Chasing channel dollars in cloud security
- 22 May, 2017 18:38
James Henderson (ARN); Dane Meah (InfoTrust); Daniel Dannielli (Arrow ECS A/NZ); Pennie Stevens (Dicker Data); Nick Savvides (Symantec); Ian McAdam (Symantec); Audrey Lyon (Aquion); Craig Bovaird (Ingram Micro); Louis Abdilla (Content Security); Ronnie Altit (Insentra) and Joe McPhillips (Symantec)
As organisations pursue cloud-first agendas, and cyber hackers become more sophisticated, the security market in Australia continues to accelerate at a rapid rate.
Advancing upwards, to the skies, businesses now seek greater protection for cloud deployments, with information and assets a mission- critical commodity.
But while the industry is well- versed in the rising levels of cloud and security investments across the country, clarity is required from a channel perspective.
Because cloud, much like security, remains hyped and widely misunderstood, creating market confusion as a consequence.
“Security is now a board-level conversation,” Symantec managing director of Pacific Ian McAdam observed. “Security features on every monthly agenda and with cloud now part of the business vernacular, this added layer on top is driving behavioural change.”
Through elevating risk up through the company, along the corridors of power and into the boardroom, executives are now entering the security game, prompted by cloud but driven by concern.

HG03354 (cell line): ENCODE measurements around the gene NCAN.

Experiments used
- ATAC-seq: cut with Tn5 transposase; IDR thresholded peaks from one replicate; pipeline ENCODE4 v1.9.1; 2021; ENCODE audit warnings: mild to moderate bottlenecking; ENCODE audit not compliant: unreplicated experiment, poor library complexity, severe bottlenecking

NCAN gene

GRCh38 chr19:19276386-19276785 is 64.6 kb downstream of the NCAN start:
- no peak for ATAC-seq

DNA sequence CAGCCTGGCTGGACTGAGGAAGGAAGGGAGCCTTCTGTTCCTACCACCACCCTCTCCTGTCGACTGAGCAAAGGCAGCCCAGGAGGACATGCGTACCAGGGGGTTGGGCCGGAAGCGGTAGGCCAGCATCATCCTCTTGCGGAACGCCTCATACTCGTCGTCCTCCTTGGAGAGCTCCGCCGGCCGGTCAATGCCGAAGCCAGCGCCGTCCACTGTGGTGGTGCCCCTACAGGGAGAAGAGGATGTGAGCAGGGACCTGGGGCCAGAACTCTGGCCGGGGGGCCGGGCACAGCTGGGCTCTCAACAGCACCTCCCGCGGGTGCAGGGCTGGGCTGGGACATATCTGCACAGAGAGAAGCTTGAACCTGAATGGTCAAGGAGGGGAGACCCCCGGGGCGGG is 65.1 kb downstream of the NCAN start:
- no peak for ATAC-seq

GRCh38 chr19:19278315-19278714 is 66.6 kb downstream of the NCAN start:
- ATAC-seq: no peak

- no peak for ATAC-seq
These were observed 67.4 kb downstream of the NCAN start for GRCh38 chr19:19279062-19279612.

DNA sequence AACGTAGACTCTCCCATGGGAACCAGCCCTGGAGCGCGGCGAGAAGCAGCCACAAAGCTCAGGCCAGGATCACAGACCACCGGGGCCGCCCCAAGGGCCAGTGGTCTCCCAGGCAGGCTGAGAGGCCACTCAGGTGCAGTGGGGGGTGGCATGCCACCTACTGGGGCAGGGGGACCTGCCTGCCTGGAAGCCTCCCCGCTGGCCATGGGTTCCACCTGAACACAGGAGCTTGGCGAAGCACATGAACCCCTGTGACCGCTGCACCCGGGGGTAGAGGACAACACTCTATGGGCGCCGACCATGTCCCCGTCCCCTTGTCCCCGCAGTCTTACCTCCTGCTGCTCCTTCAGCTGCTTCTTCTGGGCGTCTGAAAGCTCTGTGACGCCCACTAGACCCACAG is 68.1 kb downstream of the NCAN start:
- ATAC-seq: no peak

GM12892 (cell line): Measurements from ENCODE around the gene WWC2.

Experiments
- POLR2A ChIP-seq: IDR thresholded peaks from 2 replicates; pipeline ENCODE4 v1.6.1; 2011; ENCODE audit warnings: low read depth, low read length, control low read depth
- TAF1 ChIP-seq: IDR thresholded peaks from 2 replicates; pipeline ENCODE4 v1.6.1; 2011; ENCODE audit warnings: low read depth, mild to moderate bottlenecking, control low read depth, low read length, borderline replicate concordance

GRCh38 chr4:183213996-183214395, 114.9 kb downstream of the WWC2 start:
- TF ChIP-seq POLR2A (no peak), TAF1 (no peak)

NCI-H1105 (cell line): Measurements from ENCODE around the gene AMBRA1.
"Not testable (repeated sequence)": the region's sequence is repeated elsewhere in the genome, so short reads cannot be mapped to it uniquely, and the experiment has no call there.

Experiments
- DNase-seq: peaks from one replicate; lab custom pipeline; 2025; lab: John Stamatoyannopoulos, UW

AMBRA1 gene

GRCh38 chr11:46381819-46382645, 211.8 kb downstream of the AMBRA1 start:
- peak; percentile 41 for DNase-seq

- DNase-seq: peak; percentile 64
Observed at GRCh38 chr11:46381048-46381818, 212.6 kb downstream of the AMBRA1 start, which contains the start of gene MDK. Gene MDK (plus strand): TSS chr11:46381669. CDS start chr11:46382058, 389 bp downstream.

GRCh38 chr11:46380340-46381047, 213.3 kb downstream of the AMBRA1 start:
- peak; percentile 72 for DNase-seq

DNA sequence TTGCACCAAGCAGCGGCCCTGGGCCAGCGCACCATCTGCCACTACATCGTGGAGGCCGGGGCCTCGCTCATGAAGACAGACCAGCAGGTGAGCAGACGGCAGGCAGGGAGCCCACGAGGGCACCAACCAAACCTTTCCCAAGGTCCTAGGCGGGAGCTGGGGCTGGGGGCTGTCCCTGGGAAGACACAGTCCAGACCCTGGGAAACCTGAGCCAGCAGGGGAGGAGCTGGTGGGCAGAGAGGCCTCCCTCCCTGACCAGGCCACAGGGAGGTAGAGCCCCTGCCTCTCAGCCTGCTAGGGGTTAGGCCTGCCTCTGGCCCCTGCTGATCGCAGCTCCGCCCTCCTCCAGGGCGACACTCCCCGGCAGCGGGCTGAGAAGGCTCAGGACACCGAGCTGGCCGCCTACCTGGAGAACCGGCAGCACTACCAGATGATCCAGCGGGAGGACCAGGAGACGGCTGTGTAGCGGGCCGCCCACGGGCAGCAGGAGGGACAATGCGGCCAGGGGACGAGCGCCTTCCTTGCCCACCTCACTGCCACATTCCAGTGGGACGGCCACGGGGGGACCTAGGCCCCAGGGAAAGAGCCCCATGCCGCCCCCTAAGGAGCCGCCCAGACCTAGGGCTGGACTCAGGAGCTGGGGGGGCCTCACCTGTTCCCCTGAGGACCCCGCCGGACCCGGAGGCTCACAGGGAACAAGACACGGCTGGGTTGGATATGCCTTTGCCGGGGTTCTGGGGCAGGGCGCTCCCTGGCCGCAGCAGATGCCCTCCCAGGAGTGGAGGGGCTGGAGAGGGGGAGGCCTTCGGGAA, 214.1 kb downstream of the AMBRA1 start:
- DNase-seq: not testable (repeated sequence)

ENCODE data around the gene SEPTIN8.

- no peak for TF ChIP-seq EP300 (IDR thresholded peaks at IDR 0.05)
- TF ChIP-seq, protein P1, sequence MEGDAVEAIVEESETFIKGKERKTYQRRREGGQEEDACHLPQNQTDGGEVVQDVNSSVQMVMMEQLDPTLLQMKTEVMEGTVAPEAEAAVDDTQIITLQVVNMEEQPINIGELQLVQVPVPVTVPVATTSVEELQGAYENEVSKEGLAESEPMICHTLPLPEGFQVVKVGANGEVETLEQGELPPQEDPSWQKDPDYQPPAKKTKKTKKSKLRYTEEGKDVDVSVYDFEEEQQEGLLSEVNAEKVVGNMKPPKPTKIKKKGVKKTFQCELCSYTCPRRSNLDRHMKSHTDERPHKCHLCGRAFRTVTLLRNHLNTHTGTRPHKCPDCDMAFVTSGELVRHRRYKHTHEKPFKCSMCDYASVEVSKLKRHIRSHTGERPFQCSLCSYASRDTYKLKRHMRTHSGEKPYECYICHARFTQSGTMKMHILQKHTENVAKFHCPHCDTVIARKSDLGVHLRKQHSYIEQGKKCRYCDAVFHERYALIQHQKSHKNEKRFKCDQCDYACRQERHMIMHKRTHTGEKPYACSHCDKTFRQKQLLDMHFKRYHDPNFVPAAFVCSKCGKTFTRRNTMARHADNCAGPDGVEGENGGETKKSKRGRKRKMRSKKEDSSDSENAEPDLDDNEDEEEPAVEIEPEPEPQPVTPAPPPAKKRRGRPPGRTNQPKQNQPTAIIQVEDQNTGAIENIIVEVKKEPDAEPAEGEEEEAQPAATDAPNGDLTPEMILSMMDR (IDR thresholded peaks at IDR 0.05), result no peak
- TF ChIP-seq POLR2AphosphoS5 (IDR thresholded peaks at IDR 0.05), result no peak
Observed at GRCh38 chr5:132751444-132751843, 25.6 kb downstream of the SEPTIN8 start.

“Boards are asking questions today that they didn’t ask 12 months ago,” McAdam said. “Because board members are on multiple boards, they are all comparing notes about what is best practice in a cloud security context. It’s not about competing, rather comparing.
“The fact is that if boards don’t pursue this agenda, they risk exposing both themselves and their business.”
In taking a boardroom view of the world, many businesses still lack established organisational knowledge of how to implement strategic security plans, a task complicated further by increased cloud adoption.
With Australia no longer on the sidelines — instead a serious player in a market where security breaches at large corporations dominate the headlines — the ambiguity that surrounds cloud computing can make securing a business a daunting prospective.
“Cloud doesn’t make securing a business more difficult, it just makes it different,” Insentra co-founder and CEO Ronnie Altit said. “The conversations I’m having with partners and their end-users are based on ‘we don’t know what we don’t know’ because once businesses move to the cloud, it almost becomes nebulous.”
While most businesses across the country are now familiar with cloud, or at least the idea of cloud, misconceptions and misunderstandings about what the technology can offer are pervasive.
Likewise, the challenge exists not just in the security of the cloud itself, but in policies and technologies for security and control of the technology.
“There’s a huge need to continually educate the customer around what issues are emerging and the challenges ahead,” Aquion general manager of sales Audrey Lyon added. “There’s lots of new technology in the market because there’s a lot more problems to deal with.
“But IT budgets haven’t followed the demand because there’s always a lag at the end-user side.”